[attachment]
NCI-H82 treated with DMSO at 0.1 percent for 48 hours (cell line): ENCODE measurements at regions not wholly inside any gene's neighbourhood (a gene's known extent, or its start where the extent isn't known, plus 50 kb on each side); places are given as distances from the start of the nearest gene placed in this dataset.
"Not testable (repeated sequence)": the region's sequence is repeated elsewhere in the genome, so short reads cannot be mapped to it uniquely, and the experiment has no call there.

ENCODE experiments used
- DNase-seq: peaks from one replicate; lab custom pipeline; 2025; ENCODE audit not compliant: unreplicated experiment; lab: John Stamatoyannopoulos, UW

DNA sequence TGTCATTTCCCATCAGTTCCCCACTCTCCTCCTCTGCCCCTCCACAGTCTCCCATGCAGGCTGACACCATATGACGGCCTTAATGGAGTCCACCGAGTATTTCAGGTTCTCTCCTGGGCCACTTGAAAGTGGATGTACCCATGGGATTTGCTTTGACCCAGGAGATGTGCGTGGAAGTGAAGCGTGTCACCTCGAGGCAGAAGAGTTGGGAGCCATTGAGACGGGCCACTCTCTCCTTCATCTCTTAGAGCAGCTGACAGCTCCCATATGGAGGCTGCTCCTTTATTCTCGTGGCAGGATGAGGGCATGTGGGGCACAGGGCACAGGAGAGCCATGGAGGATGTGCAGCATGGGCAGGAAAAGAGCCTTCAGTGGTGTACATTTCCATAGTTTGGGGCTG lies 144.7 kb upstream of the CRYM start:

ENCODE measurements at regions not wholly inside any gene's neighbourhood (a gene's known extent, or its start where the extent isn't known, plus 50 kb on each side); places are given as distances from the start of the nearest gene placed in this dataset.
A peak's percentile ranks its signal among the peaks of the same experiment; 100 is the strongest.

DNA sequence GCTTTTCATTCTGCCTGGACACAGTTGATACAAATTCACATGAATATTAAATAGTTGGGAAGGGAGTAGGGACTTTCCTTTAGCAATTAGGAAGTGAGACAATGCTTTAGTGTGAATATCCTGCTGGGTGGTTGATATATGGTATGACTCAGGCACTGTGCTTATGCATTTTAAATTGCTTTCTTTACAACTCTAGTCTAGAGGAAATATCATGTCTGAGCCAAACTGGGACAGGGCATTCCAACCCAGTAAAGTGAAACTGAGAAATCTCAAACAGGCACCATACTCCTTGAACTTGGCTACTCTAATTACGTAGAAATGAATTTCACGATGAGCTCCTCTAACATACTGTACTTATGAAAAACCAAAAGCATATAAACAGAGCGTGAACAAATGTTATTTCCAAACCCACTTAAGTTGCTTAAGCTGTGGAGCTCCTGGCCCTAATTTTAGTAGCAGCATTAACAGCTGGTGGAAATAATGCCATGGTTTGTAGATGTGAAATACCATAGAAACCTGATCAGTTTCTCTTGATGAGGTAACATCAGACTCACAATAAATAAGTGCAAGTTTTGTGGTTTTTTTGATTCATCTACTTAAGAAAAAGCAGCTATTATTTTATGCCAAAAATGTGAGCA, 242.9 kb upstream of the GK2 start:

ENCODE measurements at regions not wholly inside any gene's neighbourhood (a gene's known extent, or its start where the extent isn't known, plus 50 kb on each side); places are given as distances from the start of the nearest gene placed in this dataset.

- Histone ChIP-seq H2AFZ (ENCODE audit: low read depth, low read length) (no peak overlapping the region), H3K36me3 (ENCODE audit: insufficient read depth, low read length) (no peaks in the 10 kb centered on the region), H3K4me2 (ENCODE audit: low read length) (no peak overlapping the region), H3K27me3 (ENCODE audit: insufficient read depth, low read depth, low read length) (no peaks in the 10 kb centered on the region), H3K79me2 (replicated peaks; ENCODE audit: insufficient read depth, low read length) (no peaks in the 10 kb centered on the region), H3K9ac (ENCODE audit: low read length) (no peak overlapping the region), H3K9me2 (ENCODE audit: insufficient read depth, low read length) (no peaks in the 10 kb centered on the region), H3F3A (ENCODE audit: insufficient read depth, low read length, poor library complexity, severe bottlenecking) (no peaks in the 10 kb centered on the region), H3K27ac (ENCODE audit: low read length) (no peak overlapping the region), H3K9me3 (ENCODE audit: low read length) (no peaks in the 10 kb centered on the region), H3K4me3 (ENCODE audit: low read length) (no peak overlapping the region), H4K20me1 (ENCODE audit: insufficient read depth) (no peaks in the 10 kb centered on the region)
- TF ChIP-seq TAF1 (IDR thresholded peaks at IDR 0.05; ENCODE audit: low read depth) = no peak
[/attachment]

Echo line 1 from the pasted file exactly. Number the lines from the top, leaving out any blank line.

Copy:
NCI-H82 treated with DMSO at 0.1 percent for 48 hours (cell line): ENCODE measurements at regions not wholly inside any gene's neighbourhood (a gene's known extent, or its start where the extent isn't known, plus 50 kb on each side); places are given as distances from the start of the nearest gene placed in this dataset.